Pandemic spawns new trends in hiring

    907

    A human resource expert said the oversupply in the labor market has prompted business to recalibrate hiring.

    Those still hiring are looking for candidates with additional skills, preferably within their own communities to address logistical issues.

    Trixie Whyte, founder of Q2 HR Solutions, said in a statement her company has observed a repurposing and redeployment of workers in certain industries hit by the pandemic such as entertainment, hospitality, airlines and cruise-ships, among others.

    “There are just competencies that are very specific to an industry and are difficult to move across another sector,” Whyte said.

    She added industries that are facing an uncertain future are cautious and are putting recruitment activities on hold. These include industries like business process outsourcing.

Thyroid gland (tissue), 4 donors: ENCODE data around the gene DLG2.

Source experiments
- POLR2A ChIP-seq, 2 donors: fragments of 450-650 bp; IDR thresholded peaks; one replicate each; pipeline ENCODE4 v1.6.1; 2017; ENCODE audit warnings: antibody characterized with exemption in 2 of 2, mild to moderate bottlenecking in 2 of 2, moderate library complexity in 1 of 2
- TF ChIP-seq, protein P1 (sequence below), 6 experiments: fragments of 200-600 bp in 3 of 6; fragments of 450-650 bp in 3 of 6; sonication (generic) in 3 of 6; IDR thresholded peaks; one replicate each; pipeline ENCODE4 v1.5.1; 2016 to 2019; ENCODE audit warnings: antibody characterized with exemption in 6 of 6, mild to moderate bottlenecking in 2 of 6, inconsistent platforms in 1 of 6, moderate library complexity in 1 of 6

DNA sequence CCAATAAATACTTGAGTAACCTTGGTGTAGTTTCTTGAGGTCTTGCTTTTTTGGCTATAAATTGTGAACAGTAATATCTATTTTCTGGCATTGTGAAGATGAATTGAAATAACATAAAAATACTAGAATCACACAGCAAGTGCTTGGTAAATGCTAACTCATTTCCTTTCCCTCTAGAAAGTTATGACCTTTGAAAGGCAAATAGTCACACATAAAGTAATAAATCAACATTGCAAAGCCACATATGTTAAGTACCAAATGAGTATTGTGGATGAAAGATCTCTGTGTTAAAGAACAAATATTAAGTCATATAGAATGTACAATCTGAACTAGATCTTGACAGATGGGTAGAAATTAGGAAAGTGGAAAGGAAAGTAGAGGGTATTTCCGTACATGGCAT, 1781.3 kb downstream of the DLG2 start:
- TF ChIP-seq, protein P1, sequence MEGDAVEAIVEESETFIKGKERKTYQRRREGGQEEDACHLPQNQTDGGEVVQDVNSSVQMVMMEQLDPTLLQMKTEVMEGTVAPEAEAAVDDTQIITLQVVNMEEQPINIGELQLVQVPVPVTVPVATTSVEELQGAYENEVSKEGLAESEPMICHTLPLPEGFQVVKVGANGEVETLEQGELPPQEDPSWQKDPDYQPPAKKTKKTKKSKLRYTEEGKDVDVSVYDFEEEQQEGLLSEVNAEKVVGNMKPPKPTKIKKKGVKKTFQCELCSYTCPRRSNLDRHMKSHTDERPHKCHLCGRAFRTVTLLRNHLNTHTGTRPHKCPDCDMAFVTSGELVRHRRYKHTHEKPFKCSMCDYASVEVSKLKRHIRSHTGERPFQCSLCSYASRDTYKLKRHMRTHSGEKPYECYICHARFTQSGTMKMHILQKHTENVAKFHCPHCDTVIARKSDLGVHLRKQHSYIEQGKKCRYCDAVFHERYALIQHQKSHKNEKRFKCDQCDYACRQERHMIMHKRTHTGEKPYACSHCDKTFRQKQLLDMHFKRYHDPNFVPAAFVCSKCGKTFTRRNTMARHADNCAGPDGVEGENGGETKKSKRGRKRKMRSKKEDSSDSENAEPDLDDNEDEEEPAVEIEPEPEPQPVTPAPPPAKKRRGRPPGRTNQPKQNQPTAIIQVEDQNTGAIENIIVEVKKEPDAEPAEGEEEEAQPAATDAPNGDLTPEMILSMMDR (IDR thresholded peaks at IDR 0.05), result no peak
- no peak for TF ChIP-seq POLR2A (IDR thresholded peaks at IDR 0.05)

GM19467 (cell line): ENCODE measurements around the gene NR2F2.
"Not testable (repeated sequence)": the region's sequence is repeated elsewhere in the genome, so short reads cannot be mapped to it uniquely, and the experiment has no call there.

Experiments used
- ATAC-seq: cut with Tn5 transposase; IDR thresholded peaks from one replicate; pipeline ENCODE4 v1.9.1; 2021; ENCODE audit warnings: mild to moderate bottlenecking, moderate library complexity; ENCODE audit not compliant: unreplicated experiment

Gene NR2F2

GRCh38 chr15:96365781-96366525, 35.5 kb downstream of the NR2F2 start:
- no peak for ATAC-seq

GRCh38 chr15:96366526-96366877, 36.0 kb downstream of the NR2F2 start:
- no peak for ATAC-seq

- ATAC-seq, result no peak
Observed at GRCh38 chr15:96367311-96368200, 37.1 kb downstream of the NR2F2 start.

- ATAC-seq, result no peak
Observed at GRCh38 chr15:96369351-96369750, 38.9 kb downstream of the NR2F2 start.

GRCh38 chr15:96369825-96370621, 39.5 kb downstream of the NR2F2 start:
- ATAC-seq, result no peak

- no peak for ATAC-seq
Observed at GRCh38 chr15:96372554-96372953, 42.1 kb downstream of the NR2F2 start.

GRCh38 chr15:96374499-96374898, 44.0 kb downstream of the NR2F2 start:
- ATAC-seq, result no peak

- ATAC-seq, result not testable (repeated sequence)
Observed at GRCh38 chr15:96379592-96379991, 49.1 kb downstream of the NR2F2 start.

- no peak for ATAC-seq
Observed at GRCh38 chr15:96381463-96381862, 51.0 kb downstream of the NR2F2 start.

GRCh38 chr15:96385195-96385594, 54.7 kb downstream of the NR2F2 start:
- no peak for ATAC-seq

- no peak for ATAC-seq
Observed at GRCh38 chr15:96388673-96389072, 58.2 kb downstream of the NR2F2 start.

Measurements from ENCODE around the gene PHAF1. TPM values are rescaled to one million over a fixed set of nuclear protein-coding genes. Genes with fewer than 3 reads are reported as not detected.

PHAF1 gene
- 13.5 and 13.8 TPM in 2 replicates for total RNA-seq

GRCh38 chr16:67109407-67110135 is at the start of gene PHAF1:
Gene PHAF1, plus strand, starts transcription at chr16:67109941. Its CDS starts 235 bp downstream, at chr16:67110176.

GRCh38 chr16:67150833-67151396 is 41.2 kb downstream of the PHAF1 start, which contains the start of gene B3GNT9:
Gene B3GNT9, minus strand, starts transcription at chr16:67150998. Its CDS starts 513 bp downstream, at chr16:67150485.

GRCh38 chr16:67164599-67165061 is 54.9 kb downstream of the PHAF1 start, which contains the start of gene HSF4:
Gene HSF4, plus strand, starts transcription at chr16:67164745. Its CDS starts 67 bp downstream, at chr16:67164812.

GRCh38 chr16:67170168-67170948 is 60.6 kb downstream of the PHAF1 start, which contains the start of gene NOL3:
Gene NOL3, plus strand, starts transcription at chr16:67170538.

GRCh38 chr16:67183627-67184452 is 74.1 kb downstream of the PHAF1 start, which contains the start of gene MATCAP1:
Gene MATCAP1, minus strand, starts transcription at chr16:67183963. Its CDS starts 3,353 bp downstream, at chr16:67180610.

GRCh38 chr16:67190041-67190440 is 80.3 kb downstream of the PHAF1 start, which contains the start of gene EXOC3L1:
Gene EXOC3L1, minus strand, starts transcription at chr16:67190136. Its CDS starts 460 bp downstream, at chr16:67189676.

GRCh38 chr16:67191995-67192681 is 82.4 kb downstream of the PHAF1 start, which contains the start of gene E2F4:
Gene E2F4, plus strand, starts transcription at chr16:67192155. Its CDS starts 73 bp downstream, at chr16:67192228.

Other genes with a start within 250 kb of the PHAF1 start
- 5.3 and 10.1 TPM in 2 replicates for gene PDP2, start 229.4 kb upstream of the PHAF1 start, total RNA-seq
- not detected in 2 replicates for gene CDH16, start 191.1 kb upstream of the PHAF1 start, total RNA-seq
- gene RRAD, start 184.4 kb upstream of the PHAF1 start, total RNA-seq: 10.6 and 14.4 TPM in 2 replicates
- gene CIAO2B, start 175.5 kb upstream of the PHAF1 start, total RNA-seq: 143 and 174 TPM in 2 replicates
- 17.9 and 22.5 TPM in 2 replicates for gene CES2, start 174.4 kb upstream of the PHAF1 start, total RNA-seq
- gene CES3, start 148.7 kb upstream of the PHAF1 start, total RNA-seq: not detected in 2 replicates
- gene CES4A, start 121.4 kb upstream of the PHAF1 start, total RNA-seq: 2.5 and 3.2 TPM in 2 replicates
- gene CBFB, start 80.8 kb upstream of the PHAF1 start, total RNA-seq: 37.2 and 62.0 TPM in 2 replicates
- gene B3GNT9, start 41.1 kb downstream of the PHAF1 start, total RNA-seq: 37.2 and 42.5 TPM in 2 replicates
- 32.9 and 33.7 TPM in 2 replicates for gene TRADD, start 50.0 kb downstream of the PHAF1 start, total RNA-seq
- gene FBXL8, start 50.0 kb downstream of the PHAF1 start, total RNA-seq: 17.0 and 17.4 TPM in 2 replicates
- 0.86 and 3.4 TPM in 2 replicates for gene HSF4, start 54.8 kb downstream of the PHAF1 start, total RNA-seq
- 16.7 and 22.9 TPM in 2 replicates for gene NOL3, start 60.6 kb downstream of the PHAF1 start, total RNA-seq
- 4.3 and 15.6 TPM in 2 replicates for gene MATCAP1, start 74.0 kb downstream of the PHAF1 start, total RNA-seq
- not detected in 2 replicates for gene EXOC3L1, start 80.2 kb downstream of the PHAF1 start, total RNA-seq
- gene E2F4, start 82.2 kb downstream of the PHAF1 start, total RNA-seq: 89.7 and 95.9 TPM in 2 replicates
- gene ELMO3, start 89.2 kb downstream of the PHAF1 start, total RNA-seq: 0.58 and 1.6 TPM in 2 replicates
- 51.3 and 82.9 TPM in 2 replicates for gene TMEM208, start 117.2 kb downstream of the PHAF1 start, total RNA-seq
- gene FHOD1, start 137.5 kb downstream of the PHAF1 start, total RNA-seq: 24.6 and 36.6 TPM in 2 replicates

“Additional recruitment and employment criteria now include things like: Internet access and good Wi-Fi coverage at home; conducive home work environment; noise cancelling gadgets and apps; and strong self-management and self-motivation, requiring that the candidate is able to work with minimal supervision,” she said.

    Whyte added her company has seen a movement towards localized recruitment drives i.e. hiring candidates who live near the company location for businesses that require their workforce to come into the workplace, especially for the manufacturing sector.

    The pandemic has given rise to technology tools and portals to help job seekers look for employment opportunities.

    “Virtual platforms are now the norm in recruitment. This means candidates would need to differentiate themselves to stand out from the crowd. People are up-skilling to broaden their job opportunities through online courses, and there has been a surge of freelance workers in various disciplines. Digitizing CVs (curriculum vitaes) is a trend that will continue to rise, and I predict that video CV will be the new norm and will be a differentiator,” she added.

    Whyte said because of these changes in the hiring landscape, companies will need extra resources to help identify the right candidates due to the surge of unemployment leading to more applications.